Coastal Heritage Curriculum Connection
Explore Curriculum Connection guides, which are written to accompany each issue of Coastal Heritage, a quarterly publication of the S.C. Sea Grant Consortium.
Coastal Heritage, Fall 2018 issue: First Impacts: Natural Systems Face Sea-Level Rise
- What are the differences among barrier islands, sea islands, and hammock islands?
- How has the rate of sea-level rise changed over the past century along South Carolina’s coast?
- How is sea-level rise predicted to impact salt marshes? What factors influence whether salt marshes will accrete or retreat?
- How is sea-level rise predicted to impact hammock islands? Impoundments?
- What are the impacts of sea-level rise on cultural relics, such as shell middens?
Use the Curriculum Connection to address these South Carolina Standards and Performance Indicators:
2-4.3 Recognize the cultural contributions of Native American tribal groups, African Americans, and immigrant groups.
4.L.5B.2 Construct explanations for how structural adaptations (such as the types of roots, stems, or leaves; color of flowers; or seed dispersal) allow plants to survive and reproduce.
4.L.5B.3 Construct explanations for how structural adaptations (such as methods for defense, locomotion, obtaining resources, or camouflage) allow animals to survive in the environment.
5.E.3B.2 Develop and use models to explain the effect of the movement of ocean water (including waves, currents, and tides) on the ocean shore zone (including beaches, barrier islands, estuaries, and inlets).
5.E.3B.3 Construct scientific arguments to support claims that human activities (such as conservation efforts or pollution) affect the land and oceans of Earth.
6.L.4B.2 Obtain and communicate information to explain how the structural adaptations and processes of animals allow for defense, movement, or resource obtainment.
6.L.5B.3 Develop and use models to compare structural adaptations and processes that flowering plants use for defense, survival, and reproduction.
H.B.6B.2 Analyze and interpret quantitative data to construct an explanation for the effects of greenhouse gases (such as carbon dioxide and methane) on the carbon cycle and global climate.
H.E.6A.5 Analyze and interpret data to describe how the quality of the water in drainage basins is influenced by natural and human factors (such as land use, domestic and industrial waste, weather/climate conditions, topography of the river channel, pollution, or flooding).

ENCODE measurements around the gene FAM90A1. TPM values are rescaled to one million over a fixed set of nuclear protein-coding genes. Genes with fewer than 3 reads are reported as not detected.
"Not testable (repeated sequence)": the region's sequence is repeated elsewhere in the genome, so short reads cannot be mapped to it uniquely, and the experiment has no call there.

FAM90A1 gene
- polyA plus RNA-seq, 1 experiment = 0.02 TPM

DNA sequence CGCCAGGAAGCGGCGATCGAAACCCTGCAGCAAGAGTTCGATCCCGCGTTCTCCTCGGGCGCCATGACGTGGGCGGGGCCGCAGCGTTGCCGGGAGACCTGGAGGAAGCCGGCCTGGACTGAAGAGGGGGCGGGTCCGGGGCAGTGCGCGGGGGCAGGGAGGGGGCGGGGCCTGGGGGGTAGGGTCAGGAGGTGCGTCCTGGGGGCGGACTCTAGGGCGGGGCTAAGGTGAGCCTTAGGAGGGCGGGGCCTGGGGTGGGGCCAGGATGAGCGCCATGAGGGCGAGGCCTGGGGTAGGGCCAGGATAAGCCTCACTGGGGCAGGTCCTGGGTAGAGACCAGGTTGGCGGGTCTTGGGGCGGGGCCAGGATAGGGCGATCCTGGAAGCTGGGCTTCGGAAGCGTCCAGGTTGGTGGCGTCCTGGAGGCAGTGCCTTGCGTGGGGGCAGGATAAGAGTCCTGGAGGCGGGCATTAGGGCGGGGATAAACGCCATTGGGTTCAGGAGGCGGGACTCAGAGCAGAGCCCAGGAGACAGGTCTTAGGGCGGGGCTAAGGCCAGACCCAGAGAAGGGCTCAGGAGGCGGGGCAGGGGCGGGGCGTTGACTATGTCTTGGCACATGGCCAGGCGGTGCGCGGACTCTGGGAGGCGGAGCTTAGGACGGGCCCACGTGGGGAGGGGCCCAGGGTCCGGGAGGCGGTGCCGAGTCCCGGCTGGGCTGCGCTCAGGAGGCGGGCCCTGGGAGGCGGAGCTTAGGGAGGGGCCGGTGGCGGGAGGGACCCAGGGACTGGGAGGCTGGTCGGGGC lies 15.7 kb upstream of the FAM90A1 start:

H.E.5A.8 Analyze scientific arguments regarding the nature of the relationship between human activities and climate change.
H.E.3B.2 Construct scientific arguments to support claims that responsible management of natural resources is necessary for the sustainability of human societies and the biodiversity that supports them.
Lesson Links and Educational Resources
The From Seeds to Shoreline® program is South Carolina’s only salt marsh restoration program for K-12 students and teachers. The program is coordinated by the S.C. Sea Grant Consortium, in partnership with Clemson Extension and the S.C. Department of Natural Resources, and is open to any formal or nonformal educator. Learn more about this free program and how to become involved in restoring areas along our coastline! (K – 12th)
The National Oceanic and Atmospheric Administration’s (NOAA) Sea Level Rise Viewer is an excellent tool to discover the potential impacts of higher sea level in specific areas. Explore how areas around your community are the most vulnerable to various levels of sea-level change. Specifically, with a one-foot rise in sea level, what areas will be the most impacted? What about two-feet? What are some ideas for how to prepare for these changes? (4th – 12th)
Salt marsh retreat and drowning are common ecological responses to rising sea levels. Explore the impact on sea-level rise with this activity from the University of Rhode Island. (9th – 12th) The National Estuarine Research Reserve (NERR) Estuaries 101 Curriculum provides a wealth of salt marsh and estuary lessons that highlight the different NERR locations across the United States. Check out their climate-related activities , including Water Going Up, Water Going Down and Migrating Mangroves and Marshes . (6th – 12th)
Field Trip Opportunities
Immerse your students in the beauty of the Lowcountry on this one-mile, self-guided trail that dates back 4,000 years! This trail, located in Awendaw, S.C. and part of the Francis Marion National Forest, has a 120-foot long boardwalk that takes visitors past a shell midden (shell ring) and offers five overlooks along the way of salt marsh and tidal creek habitat.
Sign up for one of Caw Caw Interpretive Center’s numerous programs designed to teach students about the Lowcountry’s natural and cultural resources. Depending on the age of your students, standards-based programs cover a variety of topics and all are designed to explore our natural surroundings. Learn about habitats, former rice impoundments, and other interesting topics.